Whitespace is a term that refers to characters that are used for formatting purposes. In C++, this refers primarily to spaces, tabs, and (sometimes) newlines. The C++ compiler generally ignores whitespace, with a few minor exceptions. For example, all the 4 lines below mean the same thing −
cout<<"Hello"; cout << "Hello"; cout << "Hello" ; cout << "Hello";
The exceptions where C++ compiler takes whitespace in consideration is inside quotes and for operator detection. So whenever you put in a string, c++ takes note of the whitespace. For example,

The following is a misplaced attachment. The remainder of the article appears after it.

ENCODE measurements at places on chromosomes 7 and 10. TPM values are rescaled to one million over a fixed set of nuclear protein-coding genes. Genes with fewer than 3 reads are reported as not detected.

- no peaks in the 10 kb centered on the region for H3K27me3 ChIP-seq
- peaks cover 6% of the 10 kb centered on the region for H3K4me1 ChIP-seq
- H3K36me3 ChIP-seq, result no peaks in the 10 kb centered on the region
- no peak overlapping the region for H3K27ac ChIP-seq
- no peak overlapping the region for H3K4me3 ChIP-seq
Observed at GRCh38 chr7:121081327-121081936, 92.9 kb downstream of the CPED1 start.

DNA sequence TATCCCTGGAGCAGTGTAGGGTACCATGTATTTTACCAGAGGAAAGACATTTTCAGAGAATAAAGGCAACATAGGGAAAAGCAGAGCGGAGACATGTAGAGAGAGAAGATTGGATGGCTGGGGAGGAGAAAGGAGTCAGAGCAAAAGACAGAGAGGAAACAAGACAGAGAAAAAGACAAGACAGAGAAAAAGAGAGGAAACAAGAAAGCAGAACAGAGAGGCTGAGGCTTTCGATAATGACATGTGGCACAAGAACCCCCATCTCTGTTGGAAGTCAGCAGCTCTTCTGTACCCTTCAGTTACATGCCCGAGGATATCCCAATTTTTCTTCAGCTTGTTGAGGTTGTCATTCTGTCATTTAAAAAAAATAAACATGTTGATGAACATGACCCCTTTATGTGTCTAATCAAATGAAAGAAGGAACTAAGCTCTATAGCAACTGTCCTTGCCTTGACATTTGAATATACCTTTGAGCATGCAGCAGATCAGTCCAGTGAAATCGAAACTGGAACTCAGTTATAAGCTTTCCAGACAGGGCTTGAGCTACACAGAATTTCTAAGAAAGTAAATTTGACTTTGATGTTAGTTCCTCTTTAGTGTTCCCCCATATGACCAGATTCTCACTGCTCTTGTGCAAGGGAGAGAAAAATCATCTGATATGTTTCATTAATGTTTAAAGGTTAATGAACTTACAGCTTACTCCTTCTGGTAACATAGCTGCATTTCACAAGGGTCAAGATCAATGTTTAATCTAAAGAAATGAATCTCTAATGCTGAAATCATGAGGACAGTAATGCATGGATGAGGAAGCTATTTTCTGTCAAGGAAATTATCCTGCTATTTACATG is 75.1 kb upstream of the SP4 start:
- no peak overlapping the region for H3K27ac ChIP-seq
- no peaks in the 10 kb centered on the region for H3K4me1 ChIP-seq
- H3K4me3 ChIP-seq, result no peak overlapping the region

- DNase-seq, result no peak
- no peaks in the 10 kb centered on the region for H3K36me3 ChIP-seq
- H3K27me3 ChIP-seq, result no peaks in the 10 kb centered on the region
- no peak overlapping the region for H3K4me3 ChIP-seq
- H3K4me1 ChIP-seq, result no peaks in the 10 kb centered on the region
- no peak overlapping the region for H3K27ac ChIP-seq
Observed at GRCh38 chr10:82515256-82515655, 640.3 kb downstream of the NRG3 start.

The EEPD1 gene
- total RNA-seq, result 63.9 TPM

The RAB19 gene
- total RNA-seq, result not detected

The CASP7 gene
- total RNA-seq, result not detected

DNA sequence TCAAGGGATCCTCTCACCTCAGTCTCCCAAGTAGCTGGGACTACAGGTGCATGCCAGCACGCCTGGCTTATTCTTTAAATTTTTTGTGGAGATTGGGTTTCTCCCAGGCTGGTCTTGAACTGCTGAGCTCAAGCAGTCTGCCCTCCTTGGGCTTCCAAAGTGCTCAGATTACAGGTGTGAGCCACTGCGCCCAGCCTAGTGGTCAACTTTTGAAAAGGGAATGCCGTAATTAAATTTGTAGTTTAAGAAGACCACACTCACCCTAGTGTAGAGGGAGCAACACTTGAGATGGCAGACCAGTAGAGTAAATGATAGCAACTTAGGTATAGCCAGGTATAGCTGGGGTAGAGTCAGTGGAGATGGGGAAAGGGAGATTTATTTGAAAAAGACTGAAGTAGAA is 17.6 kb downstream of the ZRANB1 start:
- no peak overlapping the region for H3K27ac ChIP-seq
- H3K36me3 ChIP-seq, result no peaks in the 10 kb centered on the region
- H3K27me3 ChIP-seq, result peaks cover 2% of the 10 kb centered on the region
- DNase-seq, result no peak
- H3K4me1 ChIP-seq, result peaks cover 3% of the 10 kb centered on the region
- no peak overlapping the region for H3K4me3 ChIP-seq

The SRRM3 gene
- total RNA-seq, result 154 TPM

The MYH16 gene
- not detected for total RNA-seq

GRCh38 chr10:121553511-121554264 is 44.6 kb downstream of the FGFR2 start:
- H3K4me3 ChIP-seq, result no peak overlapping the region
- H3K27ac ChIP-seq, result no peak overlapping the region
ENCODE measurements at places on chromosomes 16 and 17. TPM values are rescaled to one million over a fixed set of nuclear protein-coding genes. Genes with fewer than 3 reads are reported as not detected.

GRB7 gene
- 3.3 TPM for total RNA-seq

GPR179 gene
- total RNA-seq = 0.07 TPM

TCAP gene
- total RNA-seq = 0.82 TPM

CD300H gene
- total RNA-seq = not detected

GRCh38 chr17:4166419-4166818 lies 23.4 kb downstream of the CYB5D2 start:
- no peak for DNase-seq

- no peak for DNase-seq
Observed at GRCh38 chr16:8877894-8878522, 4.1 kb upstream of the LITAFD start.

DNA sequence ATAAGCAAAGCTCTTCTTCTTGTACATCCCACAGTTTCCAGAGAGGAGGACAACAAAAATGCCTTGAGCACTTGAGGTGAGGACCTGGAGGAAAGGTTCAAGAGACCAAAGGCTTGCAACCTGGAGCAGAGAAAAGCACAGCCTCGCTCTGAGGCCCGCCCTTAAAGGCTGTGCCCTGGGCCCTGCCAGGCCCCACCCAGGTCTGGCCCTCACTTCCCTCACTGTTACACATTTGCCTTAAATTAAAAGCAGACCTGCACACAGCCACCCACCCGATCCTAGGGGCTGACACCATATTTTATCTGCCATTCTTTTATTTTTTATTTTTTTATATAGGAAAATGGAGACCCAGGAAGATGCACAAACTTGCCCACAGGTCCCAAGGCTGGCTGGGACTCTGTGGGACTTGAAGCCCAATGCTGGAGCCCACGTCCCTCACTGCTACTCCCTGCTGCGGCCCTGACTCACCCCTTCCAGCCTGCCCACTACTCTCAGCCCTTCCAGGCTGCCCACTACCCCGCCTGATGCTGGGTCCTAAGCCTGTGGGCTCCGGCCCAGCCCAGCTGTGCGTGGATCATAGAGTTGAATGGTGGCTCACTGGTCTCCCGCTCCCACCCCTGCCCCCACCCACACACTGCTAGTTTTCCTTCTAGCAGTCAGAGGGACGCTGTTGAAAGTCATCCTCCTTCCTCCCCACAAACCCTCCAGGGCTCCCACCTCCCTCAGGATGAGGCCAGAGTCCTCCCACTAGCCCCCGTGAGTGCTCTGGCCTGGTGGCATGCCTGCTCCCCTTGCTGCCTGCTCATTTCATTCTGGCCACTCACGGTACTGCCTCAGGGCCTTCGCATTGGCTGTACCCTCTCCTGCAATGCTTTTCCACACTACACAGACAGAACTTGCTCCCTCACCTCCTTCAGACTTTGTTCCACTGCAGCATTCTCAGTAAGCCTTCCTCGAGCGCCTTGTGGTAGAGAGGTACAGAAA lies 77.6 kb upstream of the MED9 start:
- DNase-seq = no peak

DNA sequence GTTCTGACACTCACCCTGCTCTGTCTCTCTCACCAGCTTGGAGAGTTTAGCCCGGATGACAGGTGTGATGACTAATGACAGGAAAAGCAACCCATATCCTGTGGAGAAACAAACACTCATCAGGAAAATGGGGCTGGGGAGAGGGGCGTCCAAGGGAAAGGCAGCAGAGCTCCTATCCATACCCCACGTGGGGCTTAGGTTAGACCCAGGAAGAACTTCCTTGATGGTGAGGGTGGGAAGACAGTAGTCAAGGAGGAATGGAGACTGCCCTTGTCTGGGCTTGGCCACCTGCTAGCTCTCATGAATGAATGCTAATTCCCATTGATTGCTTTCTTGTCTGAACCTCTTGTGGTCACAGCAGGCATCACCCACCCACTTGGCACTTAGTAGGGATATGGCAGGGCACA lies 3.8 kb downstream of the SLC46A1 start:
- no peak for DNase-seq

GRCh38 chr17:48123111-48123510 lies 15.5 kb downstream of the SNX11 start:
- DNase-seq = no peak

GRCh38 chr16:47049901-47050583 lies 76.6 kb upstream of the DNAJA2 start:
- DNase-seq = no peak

"Hello world!" "Hello world!"
Both of these are different strings. Also when you use compound operators or any multi-character operator, you cannot put in space between. For example,
<< and < < are different. Similarly, += and + = are different, with the latter not being a valid expression.